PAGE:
The socio-cultural lens: Insights from social media reels
While reels are primarily used for creative and entertaining content, they tend to reflect and amplify the broader cultural norms and social trends that are prevalent in society. Reels offer a rich source of data that can be examined from various angles by Digital Humanities scholars to gain valuable insights into contemporary culture and communication patterns
How often do you find yourself mindlessly scrolling reels on Facebook or Instagram? Can it entail intellectual experience? Is it possible to make better sense of the world by studying the choices we make on social media? The answer is Yes. Traditional scholarship has relied upon textual knowledge acquisition and dissemination as a means of intellectual capacity building for centuries. We have turned to this form of knowledge time and again to look for the deeper meanings and layers, which in turn, has facilitated academic, social, and cultural discourses. However, there has been a phenomenal change over the last two decades in how society perceives, analyses, interprets, and utilizes knowledge. We are no longer limited to standard practices of reading a newspaper every day or going to physical libraries to search for relevant books or material for our research. One doesn’t need to travel miles to access study material or wait for a long time to be connected to others located in different parts of the world. New Media has transformed the global culture in more ways than one.
In the digital world, learning and knowledge have found new avenues of expression and sharing in not only text but also images, videos, sounds, and music. This whole corpus of data now serves as a vast field of possibilities to learn new patterns, meanings, and connections among different aspects of things. This shift from print and text as the main source of knowledge to the multimodal discourse has led to the need for new learning models that are in sync with fast-changing technology and the digital world. In this context, Digital Humanities is emerging as a novel and significant field of study for scholars interested in deepening their knowledge along with building strong technological and computational skills, which will make them future-ready. A digital humanist can work with literature, history, politics, sociology, and media studies to garner innovative research questions and unravel them to solve complex problems.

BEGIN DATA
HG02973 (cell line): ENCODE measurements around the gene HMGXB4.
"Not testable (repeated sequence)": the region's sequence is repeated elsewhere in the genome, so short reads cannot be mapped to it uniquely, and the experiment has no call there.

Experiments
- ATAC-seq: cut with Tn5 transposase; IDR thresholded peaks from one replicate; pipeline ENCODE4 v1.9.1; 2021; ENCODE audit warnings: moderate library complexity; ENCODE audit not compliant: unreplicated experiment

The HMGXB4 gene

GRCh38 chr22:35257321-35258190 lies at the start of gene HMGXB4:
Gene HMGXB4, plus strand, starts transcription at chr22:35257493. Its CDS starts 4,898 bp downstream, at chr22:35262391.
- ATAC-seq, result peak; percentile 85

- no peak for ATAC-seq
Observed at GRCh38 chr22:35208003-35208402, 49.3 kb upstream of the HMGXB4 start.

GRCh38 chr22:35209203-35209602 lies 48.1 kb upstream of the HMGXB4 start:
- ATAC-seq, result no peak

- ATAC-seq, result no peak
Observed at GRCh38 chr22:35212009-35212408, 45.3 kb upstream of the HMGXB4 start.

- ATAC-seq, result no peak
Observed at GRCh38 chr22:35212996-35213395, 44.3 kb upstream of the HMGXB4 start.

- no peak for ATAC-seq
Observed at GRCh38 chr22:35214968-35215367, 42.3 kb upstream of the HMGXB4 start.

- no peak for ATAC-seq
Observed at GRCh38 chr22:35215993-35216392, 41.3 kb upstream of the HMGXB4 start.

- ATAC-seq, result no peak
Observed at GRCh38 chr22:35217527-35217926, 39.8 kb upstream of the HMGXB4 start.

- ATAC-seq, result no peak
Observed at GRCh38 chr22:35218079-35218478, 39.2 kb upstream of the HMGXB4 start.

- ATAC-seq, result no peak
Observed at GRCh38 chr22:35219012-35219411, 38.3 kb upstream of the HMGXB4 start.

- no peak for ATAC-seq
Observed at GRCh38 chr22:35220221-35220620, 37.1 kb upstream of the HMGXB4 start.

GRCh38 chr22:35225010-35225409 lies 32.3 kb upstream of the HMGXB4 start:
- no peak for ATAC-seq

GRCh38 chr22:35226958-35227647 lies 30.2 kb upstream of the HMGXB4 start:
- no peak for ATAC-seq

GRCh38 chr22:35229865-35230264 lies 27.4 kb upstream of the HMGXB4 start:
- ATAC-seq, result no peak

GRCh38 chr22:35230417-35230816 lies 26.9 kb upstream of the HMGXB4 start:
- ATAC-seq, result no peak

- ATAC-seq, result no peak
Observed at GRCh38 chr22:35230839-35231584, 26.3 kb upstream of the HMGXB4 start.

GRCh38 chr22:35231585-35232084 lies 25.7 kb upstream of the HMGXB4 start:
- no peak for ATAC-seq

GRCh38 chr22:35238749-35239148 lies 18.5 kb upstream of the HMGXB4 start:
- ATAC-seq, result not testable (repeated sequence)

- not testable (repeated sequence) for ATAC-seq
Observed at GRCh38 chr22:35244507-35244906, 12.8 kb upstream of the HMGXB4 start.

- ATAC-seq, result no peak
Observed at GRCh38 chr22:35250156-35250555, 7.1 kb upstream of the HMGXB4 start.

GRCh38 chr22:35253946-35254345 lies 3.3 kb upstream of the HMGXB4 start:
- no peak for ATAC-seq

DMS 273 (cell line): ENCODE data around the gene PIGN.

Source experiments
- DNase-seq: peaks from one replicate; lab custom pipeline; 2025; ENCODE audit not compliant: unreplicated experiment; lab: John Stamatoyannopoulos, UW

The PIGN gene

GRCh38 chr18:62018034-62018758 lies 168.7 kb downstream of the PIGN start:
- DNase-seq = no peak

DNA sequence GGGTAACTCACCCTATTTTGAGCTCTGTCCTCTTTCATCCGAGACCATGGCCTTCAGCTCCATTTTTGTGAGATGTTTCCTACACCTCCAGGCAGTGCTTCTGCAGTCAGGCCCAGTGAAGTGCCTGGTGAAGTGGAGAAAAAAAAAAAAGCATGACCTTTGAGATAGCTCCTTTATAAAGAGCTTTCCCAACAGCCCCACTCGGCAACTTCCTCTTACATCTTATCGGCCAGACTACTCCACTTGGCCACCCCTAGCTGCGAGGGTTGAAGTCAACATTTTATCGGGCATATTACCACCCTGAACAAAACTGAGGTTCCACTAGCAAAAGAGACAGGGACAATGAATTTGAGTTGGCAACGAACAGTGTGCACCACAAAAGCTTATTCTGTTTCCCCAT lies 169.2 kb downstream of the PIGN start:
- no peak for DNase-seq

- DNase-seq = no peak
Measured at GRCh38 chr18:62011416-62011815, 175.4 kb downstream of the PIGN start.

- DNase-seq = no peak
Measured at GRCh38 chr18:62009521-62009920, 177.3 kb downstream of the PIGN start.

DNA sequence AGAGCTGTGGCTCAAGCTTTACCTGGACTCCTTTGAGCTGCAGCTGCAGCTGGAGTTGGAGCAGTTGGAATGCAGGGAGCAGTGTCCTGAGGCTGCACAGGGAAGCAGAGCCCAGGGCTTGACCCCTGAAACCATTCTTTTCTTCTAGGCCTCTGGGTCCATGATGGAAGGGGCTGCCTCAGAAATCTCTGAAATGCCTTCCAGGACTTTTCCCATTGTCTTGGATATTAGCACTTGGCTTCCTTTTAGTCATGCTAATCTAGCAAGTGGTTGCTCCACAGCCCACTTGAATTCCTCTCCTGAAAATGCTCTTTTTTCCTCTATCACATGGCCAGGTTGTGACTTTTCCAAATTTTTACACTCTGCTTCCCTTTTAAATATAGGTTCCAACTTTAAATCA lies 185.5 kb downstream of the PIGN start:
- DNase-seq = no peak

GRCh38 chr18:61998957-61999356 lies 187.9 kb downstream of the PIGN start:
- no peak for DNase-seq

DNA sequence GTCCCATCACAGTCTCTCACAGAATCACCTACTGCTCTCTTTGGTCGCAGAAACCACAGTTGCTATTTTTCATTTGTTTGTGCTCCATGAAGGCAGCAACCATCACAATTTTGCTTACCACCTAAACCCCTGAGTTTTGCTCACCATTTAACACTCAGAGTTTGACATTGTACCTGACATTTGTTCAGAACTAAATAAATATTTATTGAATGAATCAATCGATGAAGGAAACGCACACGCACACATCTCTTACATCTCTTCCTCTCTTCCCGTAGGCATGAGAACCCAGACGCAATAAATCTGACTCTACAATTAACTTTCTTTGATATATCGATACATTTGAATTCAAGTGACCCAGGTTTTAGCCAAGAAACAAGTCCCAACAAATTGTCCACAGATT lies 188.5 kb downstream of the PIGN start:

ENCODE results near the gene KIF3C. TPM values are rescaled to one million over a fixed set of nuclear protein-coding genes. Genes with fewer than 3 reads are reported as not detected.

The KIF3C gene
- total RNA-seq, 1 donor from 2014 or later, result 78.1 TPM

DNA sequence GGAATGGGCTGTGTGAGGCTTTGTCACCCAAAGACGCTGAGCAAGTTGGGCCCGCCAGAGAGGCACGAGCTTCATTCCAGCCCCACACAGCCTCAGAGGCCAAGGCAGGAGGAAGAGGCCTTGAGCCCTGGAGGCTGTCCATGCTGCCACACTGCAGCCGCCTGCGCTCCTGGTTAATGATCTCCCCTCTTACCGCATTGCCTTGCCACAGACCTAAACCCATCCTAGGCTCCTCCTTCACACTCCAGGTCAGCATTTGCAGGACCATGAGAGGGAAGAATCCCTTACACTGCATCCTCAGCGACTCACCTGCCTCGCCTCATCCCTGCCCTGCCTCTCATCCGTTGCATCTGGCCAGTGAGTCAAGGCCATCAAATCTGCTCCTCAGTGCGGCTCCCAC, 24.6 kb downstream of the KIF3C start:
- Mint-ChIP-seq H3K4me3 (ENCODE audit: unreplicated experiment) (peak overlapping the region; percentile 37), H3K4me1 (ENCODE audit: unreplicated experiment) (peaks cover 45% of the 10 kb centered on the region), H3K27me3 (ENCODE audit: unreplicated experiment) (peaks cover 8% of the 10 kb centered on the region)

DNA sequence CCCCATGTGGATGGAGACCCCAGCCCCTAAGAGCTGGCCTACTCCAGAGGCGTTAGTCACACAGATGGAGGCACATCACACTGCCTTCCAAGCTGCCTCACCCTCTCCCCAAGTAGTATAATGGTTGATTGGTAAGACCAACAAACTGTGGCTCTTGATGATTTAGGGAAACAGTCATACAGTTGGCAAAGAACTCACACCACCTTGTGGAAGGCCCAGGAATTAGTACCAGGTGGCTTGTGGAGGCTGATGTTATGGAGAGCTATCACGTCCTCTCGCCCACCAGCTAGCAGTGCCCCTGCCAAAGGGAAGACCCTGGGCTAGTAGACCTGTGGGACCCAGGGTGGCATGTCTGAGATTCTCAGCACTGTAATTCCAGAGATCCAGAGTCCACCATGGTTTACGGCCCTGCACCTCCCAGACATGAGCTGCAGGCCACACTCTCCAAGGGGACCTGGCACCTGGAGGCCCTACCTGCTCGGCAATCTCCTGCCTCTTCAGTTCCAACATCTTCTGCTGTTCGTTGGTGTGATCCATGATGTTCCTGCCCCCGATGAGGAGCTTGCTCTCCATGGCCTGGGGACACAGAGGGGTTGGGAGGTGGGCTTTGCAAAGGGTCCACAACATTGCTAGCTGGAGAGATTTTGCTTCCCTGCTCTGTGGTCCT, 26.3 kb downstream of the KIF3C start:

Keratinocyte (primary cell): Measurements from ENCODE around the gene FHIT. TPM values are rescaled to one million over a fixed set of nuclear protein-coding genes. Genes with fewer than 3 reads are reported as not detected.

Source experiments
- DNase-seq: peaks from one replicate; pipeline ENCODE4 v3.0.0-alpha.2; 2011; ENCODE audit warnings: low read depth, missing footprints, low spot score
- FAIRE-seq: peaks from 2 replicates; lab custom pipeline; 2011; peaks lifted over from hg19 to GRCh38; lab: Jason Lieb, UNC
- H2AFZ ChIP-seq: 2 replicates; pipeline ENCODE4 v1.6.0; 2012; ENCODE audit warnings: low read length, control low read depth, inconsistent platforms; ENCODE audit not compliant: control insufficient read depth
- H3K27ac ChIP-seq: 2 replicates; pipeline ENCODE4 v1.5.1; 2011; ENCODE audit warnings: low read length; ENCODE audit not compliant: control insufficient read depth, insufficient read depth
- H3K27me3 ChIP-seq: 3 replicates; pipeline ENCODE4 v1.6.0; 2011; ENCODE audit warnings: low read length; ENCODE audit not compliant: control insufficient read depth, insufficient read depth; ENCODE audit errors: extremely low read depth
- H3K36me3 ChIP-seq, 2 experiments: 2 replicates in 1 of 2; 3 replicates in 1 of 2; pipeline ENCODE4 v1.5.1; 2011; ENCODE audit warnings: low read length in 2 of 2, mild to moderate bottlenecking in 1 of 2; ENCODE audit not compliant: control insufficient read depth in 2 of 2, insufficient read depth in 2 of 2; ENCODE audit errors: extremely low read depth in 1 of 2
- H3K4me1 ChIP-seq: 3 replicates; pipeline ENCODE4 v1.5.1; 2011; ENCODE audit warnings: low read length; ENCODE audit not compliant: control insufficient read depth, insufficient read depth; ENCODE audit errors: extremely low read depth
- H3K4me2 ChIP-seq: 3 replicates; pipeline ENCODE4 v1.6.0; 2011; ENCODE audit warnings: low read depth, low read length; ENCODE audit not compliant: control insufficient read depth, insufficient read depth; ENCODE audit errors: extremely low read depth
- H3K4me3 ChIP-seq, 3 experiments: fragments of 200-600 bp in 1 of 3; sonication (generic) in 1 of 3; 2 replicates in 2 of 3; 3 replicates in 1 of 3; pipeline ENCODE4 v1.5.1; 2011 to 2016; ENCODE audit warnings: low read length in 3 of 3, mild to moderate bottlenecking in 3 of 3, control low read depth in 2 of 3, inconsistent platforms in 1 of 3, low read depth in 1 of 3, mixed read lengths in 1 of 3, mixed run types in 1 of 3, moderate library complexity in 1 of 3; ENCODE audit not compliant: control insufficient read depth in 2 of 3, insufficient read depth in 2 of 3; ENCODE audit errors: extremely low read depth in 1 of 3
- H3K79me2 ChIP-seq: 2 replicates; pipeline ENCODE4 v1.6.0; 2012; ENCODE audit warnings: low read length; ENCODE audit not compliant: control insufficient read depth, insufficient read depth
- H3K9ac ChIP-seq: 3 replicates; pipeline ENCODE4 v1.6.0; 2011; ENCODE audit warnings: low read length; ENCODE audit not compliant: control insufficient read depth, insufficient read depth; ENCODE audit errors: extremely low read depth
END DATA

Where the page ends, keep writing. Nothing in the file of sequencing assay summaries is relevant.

The study of social media platforms as a global change shifter and maker also falls under the ambit of Digital Humanities. One can work on Facebook and Instagram reels’ emergence as a platform for the creation, access, and preservation of digital content aimed at influencing people, creating brand awareness, standing for a social cause, showcasing creativity, along with being a means of entertainment. It also allows people from diverse backgrounds to represent their voices. For instance, as a digital humanist, one can engage with studying the impact of Instagram reels on global culture by looking at them as cultural artefacts, which having a life of their own, also influence the lives of the people creating them. The digital persona becomes as significant as the real one, as one aims to discover nuances like how Instagram viral reels are also steeped in algorithmic biases. Digital Humanities scholars engaging in exploring social media may look for the parameters that make certain kinds of Instagram reels viral, or explore factors influencing Instagram reels usage behaviour, by understanding Instagram Reels algorithm and allied processes.